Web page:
Together, we will be exploring how we, in our work as public health employees and officials, can intersect in reaching social justice goals.
ConvergenceRI: You are part of the second cohort. How will you interact with the first cohort selected by The Kresge Foundation as part of this initiative?
RODRIGUEZ-DRIX: The initiative places a strong emphasis on relationship building, encouraging us to share developing ideas with our colleagues across the country, as well as with the first cohort.
The goal is to build a network of local-level public health transformations across the country. A third cohort will be selected later this year. I do expect that we would plan some potential site visits with health departments across the country.
ConvergenceRI: How will evidence-based, data-driven decision-making be integrated as part of the initiative?
RODRIGUEZ-DRIX: When we pitched our idea, we said we wanted to look at how best to balance all the competing factors and political realities by making data-driven approaches.
What does the evidence say, and what types of data should be included in the decision-making? How can we in public health look at the data, gathering information and presenting it, bringing public health considerations into policy decisions.
ConvergenceRI: One ongoing conflict in Rhode Island concerns the proposal to develop a new power plant in Burrillville? How would your initiative around integrating social justice with public health concerns perhaps become part of that discussion?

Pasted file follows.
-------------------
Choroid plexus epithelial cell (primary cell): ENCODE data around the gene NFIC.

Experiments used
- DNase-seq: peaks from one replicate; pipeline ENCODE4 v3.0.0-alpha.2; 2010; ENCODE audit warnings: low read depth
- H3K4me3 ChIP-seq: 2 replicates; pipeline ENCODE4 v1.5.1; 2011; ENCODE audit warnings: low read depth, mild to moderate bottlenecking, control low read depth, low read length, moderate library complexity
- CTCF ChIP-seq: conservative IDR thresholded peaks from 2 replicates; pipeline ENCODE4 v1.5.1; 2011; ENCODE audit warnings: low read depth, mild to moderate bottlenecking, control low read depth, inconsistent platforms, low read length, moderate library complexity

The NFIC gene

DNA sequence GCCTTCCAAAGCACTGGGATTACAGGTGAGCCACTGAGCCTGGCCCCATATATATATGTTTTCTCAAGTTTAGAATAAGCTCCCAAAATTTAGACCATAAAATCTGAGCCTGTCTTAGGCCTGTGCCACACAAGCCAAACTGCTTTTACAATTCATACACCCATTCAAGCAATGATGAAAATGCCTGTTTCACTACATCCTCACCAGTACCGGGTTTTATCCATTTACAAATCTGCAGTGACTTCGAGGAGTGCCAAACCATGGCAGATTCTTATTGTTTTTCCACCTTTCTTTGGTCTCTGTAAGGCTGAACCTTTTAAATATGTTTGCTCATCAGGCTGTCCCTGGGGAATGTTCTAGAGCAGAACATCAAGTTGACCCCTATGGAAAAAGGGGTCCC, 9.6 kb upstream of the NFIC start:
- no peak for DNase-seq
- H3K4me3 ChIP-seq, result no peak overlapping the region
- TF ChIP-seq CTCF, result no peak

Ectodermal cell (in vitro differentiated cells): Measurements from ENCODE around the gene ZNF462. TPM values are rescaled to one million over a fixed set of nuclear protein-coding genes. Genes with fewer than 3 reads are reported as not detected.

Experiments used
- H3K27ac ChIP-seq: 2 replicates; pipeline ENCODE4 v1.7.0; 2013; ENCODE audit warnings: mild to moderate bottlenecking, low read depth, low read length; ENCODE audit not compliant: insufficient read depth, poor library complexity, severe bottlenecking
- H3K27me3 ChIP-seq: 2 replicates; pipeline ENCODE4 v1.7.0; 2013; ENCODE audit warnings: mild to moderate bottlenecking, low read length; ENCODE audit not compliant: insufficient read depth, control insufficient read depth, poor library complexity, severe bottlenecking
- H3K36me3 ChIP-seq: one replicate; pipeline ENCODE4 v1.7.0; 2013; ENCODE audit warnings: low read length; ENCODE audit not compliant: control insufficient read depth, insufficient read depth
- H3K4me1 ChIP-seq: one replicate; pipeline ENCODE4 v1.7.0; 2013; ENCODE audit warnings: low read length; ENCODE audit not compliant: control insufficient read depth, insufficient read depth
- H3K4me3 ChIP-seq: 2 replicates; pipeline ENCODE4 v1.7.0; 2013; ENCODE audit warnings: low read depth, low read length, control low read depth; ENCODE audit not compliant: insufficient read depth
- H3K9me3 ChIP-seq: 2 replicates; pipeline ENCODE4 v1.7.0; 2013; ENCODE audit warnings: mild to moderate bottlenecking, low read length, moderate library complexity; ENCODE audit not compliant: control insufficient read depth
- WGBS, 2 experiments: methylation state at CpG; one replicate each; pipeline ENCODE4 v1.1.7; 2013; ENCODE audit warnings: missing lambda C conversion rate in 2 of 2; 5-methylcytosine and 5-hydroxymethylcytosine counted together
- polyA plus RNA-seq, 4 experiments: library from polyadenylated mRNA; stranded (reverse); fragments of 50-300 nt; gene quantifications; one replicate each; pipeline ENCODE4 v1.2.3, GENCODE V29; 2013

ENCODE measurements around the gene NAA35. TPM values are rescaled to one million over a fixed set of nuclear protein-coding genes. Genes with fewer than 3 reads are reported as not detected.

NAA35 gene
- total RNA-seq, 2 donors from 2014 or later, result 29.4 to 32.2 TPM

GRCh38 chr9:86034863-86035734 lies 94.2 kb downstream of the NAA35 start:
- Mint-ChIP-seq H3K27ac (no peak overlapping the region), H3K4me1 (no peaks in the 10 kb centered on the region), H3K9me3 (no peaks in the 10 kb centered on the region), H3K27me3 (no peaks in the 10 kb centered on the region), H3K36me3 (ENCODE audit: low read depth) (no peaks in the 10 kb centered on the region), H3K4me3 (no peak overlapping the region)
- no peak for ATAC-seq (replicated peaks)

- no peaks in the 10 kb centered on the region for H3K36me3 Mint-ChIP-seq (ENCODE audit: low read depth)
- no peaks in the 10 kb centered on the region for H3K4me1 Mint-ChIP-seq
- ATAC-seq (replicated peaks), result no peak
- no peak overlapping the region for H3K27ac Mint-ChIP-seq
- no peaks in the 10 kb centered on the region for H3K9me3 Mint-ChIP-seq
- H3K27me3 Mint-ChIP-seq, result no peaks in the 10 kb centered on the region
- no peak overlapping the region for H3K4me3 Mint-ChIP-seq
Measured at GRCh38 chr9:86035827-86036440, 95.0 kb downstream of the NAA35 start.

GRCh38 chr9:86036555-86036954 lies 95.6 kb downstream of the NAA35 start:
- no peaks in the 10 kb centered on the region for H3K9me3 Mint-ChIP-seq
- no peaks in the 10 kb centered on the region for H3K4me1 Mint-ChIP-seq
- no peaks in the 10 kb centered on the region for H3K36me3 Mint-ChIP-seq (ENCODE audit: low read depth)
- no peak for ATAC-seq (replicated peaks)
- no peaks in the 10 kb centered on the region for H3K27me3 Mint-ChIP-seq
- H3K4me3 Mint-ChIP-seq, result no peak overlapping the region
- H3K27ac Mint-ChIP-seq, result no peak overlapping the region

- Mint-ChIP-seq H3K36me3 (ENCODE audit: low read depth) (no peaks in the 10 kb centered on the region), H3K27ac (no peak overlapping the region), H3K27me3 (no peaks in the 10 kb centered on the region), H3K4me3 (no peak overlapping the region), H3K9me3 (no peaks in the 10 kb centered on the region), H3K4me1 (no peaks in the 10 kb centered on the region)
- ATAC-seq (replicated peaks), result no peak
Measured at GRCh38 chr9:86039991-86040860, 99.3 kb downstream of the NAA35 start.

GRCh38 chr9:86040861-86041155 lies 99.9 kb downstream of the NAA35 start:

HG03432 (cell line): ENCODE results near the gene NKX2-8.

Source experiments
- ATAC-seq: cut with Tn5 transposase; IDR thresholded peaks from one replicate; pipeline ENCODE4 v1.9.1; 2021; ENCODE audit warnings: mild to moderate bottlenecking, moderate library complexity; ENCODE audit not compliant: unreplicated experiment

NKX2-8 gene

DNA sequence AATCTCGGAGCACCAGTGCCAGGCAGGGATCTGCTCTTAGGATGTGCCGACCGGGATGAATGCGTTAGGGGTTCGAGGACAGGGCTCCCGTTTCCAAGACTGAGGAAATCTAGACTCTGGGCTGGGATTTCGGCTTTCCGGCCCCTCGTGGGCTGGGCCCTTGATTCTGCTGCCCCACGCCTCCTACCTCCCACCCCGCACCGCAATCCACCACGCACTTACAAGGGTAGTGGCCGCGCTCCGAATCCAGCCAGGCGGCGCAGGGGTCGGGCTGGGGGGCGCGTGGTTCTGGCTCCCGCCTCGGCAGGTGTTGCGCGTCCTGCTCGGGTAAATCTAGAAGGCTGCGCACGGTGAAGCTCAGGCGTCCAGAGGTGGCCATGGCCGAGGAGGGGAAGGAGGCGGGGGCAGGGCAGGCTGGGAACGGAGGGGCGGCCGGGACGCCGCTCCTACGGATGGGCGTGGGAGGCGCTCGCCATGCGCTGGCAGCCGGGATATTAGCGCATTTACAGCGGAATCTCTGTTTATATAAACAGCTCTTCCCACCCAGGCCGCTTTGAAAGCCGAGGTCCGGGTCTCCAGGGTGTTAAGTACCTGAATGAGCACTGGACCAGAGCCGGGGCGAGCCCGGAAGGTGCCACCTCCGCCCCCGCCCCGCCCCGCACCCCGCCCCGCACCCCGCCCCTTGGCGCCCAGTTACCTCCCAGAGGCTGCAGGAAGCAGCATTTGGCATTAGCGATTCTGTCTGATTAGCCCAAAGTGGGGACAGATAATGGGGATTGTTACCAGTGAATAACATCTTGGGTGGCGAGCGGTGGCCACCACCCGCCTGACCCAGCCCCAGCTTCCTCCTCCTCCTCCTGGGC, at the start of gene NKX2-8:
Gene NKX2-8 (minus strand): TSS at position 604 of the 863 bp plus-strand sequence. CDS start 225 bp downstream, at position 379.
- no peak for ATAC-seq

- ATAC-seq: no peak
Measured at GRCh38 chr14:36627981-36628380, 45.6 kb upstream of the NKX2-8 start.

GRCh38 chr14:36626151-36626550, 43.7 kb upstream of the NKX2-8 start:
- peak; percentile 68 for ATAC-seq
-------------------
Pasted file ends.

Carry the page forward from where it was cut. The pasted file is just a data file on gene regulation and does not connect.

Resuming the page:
RODRIGUEZ-DRIX: The issue you raised is one where there are clear policy protocols around how we can participate.
The decision [about the power plant] will be made by the R.I. Energy Facility Siting Board. We have provided a draft advisory report on the potential impacts. We are planning to update that advisory opinion.
ConvergenceRI: The current epidemic of drug overdose deaths, having reached 336 in 2016, is an ongoing public health crisis. There are recent sociological studies that connect what are being called the diseases of despair – deaths from alcohol, drugs and suicide – with economic stress. Is this a topic that the initiative would consider looking at, in terms of social justice?
RODRIGUEZ-DRIX: Absolutely. It’s not my area of expertise, so I do not feel comfortable making a comment. But within public health, the goal is to look as far upstream as possible, dealing not just with the symptoms, but to address the root causes.
There are a wide range of conditions of people’s lives that impact health outcomes, including economic inequality and racism. Our approach to this is to look at the process, to look upstream.
Dr. Alexander-Scott is much more involved in that area of work.
We will also be working at things around healthy housing, vulnerable populations, and incarceration. There are a broad range of [issues] where we see crises of public health and social justice intersect.
ConvergenceRI: What are the kinds of examples of public health initiatives around the nation that you are looking at as having potential to be replicated here in Rhode Island?
RODRIGUEZ-DRIX: There are some really innovative programs, as part of the first cohort, such as in Kent and Seattle, Wash., with trauma-informed care.
Another innovative approach, developed in Alameda County in California, which is not a member of this cohort, but one that could be replicated here, is something called “Place Matters,” where the community has been active participants, working in collaboration with the health department in mapping and analyzing housing, gentrification and demographic changes.